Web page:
My favourite bits from Private Eye Editor Ian Hislop’s appearance at Leveson –
Hislop on the very basics of what journalists and Editors do
“… Essentially as Editor, you trust your journalists and the people who work for me, I trust them to check out stories, to make sure they are accurate, not to be given stories that are pure grudge, that are not rubbish, that do stand up, and then with any very contentious stories, I’m sure all editors will say, you will talk to them, you will talk to your lawyers, and you will say, “This is absolutely right, isn’t it? The source is reliable. We will be able to stand this up.”
Hislop on Blagging
“In terms of blagging, I don’t throw my hands up at blagging. There have been some very effective blags.
“For example, the Channel 4 programme where someone pretended to be a lobbyist and a number of greedy MPs and members of the House of Lords came and offered to offer their services for free. That was good. The Sunday Times cases with FIFA or with the whaling inquiry – I think you can get a bit sort of throwing out the baby with the bathwater in terms of how journalism operates.”
Q. Yes, the Data Protection Act, of course, recognises a public interest defence, as you’re aware. But blagging I don’t think is a practice which Private Eye indulges in; is that right?
“No. On the whole, we rely on people telling us things straight.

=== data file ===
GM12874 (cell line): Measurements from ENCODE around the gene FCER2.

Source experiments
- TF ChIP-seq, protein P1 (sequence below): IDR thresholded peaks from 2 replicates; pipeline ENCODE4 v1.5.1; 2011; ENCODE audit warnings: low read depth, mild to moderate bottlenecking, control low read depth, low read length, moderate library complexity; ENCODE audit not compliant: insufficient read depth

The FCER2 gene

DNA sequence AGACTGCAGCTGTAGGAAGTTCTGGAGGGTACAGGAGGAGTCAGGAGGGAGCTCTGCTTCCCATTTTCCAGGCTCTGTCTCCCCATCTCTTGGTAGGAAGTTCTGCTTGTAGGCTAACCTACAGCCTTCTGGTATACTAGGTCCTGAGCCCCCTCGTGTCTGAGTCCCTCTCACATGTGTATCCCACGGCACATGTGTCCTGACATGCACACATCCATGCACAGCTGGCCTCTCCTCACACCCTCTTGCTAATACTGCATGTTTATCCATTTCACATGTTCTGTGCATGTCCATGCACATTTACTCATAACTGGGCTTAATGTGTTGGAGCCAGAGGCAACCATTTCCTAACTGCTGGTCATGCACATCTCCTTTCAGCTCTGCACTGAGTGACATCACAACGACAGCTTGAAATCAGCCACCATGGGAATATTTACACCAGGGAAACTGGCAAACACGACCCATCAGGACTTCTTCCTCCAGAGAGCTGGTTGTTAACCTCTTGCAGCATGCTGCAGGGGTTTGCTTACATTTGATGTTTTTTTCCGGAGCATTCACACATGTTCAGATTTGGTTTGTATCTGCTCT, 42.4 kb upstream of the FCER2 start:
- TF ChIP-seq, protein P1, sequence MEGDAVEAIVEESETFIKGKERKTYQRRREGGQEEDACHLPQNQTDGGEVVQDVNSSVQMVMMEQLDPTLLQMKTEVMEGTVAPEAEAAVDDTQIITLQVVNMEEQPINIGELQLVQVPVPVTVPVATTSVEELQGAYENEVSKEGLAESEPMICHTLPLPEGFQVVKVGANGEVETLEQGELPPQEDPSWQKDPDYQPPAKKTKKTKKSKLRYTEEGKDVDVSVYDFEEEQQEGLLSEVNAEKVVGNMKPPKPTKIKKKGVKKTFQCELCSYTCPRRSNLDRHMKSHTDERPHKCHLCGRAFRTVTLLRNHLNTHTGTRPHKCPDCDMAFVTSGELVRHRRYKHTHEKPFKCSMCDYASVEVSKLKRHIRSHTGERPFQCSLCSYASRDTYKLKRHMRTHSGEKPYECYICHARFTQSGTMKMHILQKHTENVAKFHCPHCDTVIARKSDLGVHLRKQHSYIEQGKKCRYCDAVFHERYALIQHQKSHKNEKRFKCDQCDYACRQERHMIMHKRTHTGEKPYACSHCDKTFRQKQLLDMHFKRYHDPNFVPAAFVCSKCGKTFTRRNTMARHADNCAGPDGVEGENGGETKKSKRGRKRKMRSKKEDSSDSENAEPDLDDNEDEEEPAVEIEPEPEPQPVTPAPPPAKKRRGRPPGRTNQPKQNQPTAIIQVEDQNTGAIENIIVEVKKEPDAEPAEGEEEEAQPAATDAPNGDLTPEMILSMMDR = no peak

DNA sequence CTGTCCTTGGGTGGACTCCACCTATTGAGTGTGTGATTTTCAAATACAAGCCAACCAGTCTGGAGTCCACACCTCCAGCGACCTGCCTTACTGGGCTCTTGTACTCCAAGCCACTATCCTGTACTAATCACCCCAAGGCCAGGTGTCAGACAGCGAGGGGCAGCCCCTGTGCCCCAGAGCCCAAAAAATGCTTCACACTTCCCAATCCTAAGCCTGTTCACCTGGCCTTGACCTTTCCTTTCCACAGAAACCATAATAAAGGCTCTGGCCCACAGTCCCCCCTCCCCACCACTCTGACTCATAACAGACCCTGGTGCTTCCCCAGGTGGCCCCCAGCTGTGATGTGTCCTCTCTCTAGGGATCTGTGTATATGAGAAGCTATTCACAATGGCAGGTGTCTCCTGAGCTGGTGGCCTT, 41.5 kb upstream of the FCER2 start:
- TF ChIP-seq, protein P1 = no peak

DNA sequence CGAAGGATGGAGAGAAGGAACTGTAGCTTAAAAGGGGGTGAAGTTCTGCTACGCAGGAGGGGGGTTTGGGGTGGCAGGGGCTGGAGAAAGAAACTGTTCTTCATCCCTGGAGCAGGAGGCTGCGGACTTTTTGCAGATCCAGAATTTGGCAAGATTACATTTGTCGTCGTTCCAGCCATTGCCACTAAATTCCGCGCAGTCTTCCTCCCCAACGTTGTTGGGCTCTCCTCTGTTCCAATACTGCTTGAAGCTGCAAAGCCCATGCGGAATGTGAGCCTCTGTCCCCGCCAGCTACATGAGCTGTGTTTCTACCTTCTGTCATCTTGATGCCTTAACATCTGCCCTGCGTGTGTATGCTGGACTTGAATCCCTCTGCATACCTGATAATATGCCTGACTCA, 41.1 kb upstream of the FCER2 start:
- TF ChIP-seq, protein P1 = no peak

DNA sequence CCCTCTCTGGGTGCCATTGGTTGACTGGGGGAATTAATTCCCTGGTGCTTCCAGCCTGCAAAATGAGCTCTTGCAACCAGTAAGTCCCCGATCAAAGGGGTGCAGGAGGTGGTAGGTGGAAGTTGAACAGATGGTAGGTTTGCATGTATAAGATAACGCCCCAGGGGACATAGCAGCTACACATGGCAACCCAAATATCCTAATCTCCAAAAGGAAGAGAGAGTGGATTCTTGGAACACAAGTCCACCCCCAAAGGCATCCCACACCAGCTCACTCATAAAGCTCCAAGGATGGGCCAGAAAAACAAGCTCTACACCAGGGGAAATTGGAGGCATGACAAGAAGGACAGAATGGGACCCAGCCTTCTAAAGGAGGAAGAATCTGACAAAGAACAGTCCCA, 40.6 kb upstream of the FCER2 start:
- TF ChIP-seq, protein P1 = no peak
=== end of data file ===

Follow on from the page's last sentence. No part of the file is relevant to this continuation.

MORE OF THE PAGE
“That is Paul Foot’s view of the secret of investigative journalism, is people ring you up and tell you things.”
Hislop on Ethics
“… I think they should be self-evident, and a lot of the evidence given to this Inquiry by people quibbling about whether it’s in the code or not — it seems to me all of the things that you have focused on are quite self-evidently against any sort of ethical practice.
Q. One witness told us last week that he didn’t understand what the term “ethics” means and you’re telling us that ethics is self-evident. There may be some sort of mid-position here where certain things we grasp intuitively but other things in grey areas we need a system of principles and then perhaps a system of rules, always subject to exceptions, to tell us what to do. Would you not accept that?
“The person who didn’t understand what ethics was was Mr Desmond, I gather, which again, I think you shouldn’t use that as a rule of thumb for everyone else. It seemed to totally bewilder him, the idea that this could have occurred to anyone.
“So no, I’m not in that camp, but I do think that statutory regulation is not required, and most of the heinous crimes that came up and have made such a splash in front of this Inquiry have already been illegal.
“Contempt of court is illegal.
“Phone tapping is illegal.
“Taking money from – Policemen taking money is illegal.
“All of these things don’t need a code. We already have laws for them.
“The fact that these laws were not rigorously enforced is, again, due to the behaviour of the police, the interaction of the police and News International, and — I mean, let’s be honest about this — the fact that our politicians have been very, very involved, in ways that I think are not sensible, with senior News International people, and I hope you’ll be calling the Prime Minister and Tony Blair and Gordon Brown to explain how that comes down from the top.”
Q. Are you saying, Mr Hislop, that the existence of legal rules, whether it’s the criminal law or the civil law, is a reason for there being no need for a better regulatory system?
“It is possible to have a better regulatory system, but my view is that we have quite a lot of regulation and most of the offences that have come up and have been so shocking — the contempt in the murder case, the Milly Dowler, all of these things that the public have felt this is absolutely unacceptable — well, it is unacceptable.